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Caves in Kenya

Explore 8 Alluring Caves in Kenya

Exploring the caves in Kenya is an enthralling activity for both local and foreign tourists.

The intense feeling of being in small, dark confinements with uncertain bat movements is a unique experience that you can find in all the caves in Kenya.

Zunguka Africa Safaris offers you the best getaway packages to explore the caves located within Kenya.

The Fikirini Sister Caves in Tswaka Village

Tswaka village is a significant place in the history of the Digo people in the coastal region of Kenya.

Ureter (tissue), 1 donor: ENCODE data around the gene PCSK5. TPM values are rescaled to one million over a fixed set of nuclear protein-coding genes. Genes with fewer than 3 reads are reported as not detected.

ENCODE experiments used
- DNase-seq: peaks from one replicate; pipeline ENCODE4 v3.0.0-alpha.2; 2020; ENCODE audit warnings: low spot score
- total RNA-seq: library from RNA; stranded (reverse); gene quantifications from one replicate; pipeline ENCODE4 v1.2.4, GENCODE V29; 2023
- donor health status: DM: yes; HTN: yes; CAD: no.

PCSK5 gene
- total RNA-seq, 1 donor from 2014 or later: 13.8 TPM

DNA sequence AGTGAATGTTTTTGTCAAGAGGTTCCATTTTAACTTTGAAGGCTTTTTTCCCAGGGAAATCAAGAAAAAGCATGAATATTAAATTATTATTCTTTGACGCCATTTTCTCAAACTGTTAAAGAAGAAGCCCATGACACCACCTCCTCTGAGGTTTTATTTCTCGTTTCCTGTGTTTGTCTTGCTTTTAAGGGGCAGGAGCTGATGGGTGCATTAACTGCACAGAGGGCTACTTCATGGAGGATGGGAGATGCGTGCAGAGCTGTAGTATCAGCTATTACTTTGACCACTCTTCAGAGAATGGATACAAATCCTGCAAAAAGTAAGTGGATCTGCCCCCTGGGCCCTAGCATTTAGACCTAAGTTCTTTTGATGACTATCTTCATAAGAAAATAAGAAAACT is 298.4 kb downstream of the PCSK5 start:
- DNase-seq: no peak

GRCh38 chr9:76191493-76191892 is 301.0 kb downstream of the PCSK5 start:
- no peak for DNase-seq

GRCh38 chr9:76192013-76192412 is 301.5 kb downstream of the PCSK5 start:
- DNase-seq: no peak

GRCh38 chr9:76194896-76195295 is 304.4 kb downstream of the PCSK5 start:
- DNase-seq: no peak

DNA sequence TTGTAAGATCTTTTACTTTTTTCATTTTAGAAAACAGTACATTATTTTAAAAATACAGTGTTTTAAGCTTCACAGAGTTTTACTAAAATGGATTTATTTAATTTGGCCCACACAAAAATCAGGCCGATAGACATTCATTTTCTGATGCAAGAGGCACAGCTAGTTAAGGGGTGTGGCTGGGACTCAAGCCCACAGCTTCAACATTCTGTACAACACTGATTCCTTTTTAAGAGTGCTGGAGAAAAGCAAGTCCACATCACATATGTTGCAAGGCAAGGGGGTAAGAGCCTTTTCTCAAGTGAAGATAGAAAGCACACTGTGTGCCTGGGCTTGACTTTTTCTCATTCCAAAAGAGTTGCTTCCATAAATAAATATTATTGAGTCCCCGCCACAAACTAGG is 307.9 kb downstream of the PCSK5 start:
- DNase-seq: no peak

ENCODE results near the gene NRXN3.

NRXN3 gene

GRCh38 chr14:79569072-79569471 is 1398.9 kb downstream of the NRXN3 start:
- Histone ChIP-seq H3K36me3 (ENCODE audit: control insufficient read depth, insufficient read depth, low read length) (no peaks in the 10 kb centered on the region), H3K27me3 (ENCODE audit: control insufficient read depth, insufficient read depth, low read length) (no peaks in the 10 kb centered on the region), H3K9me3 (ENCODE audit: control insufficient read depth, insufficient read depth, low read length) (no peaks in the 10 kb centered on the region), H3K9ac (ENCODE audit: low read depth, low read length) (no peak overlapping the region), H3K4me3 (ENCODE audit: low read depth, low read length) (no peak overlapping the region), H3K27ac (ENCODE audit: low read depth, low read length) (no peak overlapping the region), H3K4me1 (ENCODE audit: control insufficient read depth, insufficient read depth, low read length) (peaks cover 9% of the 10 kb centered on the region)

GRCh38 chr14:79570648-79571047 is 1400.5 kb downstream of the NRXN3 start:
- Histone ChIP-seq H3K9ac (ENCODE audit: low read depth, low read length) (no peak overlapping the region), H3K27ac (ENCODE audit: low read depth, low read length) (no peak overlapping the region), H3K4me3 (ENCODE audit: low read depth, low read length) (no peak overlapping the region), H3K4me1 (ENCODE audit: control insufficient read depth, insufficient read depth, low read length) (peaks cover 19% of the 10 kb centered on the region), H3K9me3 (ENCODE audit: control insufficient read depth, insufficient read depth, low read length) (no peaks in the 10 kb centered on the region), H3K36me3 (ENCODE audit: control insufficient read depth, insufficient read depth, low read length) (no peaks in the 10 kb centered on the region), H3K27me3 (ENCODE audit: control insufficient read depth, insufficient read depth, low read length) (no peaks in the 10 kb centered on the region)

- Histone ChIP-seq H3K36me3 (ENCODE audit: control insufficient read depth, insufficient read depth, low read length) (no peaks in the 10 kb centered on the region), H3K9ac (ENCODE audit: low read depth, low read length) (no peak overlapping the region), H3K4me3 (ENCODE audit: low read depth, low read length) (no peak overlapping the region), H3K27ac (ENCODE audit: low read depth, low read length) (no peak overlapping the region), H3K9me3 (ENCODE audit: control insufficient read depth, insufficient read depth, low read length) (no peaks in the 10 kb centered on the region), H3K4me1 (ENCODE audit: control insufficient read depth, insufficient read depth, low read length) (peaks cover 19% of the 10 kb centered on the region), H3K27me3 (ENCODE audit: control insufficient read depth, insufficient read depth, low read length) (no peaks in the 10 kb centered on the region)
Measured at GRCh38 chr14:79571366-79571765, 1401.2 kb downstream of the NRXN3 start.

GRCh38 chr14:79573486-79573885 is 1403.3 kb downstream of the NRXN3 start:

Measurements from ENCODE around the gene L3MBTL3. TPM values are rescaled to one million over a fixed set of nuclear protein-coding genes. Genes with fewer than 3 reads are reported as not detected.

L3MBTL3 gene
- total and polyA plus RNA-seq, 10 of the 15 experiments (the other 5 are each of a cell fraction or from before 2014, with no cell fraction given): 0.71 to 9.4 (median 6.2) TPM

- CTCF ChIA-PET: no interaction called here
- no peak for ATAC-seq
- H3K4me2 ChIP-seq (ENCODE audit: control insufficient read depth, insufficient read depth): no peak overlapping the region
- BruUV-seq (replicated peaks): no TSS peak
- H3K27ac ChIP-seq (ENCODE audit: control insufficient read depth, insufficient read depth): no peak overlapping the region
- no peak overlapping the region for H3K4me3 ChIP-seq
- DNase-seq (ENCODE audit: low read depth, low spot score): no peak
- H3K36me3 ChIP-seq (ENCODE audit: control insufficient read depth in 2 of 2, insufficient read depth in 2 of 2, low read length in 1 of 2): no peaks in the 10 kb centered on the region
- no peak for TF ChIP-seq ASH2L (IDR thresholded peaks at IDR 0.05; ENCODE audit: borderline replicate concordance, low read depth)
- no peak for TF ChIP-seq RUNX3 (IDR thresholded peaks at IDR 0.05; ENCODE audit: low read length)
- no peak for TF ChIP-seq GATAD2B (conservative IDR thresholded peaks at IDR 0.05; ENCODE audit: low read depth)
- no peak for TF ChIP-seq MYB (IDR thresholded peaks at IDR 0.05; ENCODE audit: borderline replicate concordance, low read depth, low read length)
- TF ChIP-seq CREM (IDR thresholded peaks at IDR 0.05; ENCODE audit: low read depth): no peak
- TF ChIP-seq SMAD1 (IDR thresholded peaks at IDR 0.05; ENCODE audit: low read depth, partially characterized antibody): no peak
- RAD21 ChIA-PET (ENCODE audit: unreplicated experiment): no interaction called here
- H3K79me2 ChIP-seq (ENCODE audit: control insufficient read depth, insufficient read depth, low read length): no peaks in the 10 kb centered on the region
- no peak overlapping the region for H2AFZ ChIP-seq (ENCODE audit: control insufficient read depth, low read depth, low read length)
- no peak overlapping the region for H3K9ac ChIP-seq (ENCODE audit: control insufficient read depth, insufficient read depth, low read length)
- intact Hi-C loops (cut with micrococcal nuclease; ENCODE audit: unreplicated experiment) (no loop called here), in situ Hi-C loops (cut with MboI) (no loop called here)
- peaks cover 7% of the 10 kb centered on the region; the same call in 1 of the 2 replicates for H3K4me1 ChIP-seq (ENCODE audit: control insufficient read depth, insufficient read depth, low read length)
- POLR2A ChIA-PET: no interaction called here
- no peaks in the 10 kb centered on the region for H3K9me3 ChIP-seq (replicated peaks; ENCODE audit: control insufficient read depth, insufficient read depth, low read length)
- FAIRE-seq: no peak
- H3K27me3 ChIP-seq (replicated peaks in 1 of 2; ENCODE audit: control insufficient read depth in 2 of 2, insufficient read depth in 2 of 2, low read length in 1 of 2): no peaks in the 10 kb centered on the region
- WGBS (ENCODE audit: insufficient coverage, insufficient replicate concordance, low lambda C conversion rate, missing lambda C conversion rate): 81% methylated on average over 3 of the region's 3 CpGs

The village is known for having three sister caves that played a huge role in the ancient slave trade.

These caves were utilized by the inhabitants as hideouts, shrines, meal points, and water points.

They are located 15 kilometers from the village’s Kenana-Shimoni junction.

In addition, the caves have varied cultural artifacts that describe the Digo culture.

Mdenyenye cave is the largest of the three caves. It was a famous hideout for the locals who escaped from slave traders.

Inside the cave, there is a wooden staircase used to connect one point of the cave to another.

The Kisimani cave is a critical water point and has an all-seasons freshwater well where animals come to drink water at this cave.

You can easily find bats, monkeys, and baboons in this amazing cave.

There are about seven bat species in the Kisimani cave including the Angle-faced bat, Egyptian fruit bat, Tomb bats, Common batwing, and the Long-fingered bats.